What's more, the biggest and most difficult decision of all - the plan to reduce the number of Scottish MPs at Westminster - did not originate within the Cabinet Committee at all. To my certain knowledge, Tony Blair was turning over the question of Scottish representation at Westminster as early as the end of 1995 - almost 18 months before the general election. He dropped a hint to that effect during a trip to Vienna, and although it was denied by his officials at the time, he asked Lord Irvine to consider the representation question as part of a general study aimed at ensuring that the Scottish parliament could be introduced with the minimum of hostility in England.

It was that study which paved the way both for the referendum proposal (announced before the election) and the reduction in Scottish Westminster seats (which wasn't). The reduction in Scottish Westminster seats, in other words, is less a triumph for the "English lobby" on the Cabinet committee than something which the Prime Minister had wanted all along.

The exact outcome nevertheless testifies, as if testimony were needed, to Dewar's skill and maturity as a politician. By holding out for a Boundary Commission review which would not report in time for the reduction to happen until the general election after next, Dewar has managed to make it much more painless. An immediate reduction - which Straw probably would have preferred - might well have meant a series of bloody Labour reselection battles, like the notorious one still reverberating in Glasgow Govan.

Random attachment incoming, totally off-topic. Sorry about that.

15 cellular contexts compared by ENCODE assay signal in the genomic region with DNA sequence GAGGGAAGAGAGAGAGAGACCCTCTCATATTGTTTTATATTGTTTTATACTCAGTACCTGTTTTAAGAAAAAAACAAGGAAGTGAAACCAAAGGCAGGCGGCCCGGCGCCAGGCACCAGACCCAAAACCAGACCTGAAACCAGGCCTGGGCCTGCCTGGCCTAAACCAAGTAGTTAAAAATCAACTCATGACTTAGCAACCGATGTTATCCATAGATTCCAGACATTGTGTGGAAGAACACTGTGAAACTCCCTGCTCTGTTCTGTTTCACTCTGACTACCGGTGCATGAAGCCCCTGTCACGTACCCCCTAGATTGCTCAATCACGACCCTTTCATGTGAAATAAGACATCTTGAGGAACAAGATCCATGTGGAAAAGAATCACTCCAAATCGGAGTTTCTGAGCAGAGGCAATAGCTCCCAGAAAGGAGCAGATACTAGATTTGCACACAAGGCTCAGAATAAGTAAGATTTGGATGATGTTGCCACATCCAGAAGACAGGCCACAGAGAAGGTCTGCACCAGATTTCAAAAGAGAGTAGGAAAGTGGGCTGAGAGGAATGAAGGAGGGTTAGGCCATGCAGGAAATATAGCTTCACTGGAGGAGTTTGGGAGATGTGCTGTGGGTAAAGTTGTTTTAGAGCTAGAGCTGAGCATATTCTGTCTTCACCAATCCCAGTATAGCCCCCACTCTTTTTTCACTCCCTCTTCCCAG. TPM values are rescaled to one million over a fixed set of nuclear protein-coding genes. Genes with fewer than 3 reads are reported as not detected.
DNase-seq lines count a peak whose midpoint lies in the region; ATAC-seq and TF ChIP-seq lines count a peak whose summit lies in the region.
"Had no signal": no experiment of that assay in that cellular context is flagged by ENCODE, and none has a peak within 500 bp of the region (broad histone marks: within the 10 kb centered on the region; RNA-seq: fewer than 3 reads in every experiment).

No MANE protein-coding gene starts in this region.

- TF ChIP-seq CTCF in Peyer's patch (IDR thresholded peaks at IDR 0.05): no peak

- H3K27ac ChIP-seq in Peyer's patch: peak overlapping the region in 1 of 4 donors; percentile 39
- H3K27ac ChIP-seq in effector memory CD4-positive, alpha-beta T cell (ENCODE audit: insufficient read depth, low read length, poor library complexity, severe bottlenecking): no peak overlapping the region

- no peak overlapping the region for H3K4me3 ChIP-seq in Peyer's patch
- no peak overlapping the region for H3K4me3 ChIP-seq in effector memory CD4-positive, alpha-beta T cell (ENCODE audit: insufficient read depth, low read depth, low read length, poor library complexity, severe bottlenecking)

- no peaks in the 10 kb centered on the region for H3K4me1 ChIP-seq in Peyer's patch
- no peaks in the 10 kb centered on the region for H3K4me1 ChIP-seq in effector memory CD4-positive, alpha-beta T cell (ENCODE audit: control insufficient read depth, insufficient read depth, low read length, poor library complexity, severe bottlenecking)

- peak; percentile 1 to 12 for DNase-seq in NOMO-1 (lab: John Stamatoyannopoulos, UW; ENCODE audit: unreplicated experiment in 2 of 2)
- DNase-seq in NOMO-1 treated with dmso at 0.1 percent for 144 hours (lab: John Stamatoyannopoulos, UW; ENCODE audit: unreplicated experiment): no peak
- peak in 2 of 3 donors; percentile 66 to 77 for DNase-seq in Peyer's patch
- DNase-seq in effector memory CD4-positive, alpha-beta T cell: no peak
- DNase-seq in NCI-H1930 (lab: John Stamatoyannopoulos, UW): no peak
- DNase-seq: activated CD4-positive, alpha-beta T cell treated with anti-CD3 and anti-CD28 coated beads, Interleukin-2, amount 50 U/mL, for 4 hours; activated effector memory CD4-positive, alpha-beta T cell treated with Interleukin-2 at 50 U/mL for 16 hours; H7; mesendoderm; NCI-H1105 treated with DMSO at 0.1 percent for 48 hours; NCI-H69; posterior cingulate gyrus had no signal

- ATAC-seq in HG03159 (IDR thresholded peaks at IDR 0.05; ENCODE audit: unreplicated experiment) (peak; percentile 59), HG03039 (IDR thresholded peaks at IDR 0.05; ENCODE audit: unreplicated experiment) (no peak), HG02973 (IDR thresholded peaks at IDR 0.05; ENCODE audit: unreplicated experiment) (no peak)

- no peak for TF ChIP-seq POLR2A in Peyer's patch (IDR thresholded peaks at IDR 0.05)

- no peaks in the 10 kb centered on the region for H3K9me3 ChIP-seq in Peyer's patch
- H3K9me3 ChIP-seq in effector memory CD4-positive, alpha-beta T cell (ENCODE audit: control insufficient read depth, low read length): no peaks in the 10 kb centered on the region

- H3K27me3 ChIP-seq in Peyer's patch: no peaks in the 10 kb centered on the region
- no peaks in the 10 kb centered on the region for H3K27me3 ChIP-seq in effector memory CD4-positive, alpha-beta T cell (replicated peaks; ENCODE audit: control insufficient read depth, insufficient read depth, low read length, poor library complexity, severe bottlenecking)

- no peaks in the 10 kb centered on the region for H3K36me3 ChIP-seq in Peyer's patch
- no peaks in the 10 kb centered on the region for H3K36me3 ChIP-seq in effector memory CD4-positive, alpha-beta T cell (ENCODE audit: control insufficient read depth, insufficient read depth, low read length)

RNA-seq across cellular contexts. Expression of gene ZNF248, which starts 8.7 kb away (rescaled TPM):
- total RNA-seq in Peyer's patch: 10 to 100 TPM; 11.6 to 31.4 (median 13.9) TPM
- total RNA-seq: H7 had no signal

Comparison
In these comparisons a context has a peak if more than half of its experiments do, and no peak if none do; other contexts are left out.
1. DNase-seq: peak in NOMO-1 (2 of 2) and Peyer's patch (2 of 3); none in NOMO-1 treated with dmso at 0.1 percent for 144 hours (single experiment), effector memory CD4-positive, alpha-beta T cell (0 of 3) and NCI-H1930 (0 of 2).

This way, the natural process of MPs' retirement should avoid the worst of that. Which is one reason why there has not been more of an outcry in the party's ranks. Nor, as Dewar was careful to hint yesterday, does it automatically mean the loss of 11 seats, which precise arithmetical symmetry with England would require. The enormous size of the area covered by some Scottish seats will still be taken into account by the Commission; it's just that the Commission will now - rightly - be able to ignore the other historic reason that there are more Scottish than English seats per head of population; namely, that MPs from Scotland had the additional workload of handling Scottish as well as UK legislation. Since that no longer applies, the case for a reduction becomes all the stronger.

So this was a good day's work for Dewar, who was on masterly form yesterday and, unlike many of his more recently converted colleagues - including Robin Cook, still a possible Scottish First Minister - has believed deeply for most of his political life in Home Rule.

That shouldn't, nevertheless, eclipse the potential hazards that still lie ahead. Dewar has fought off all attempts to reduce the block grant to Scotland; but it still means that, given Labour's entirely consistent ordinance against using the tax-raising powers, there will be a parliament which will arouse high expectations but will, correctly, have no more money to fulfil them.

There is also the big problem of finding Labour politicians of quality to fill what will no doubt be a majority of seats of the new parliament. The crocodile tears shed by the Tories belie the obvious fact that they are already preparing to use the new parliament to rebuild their dismally shrunken base in Scotland. And Blair has been true to his promises. Not only the First Ministership in Scotland, but also the London mayoralty to be announced next week, are two big jobs, with democratic bases, which a less self-confident and pluralistic politician would have feared rather than fostered. It's a huge revolution. But now it has to be made to work.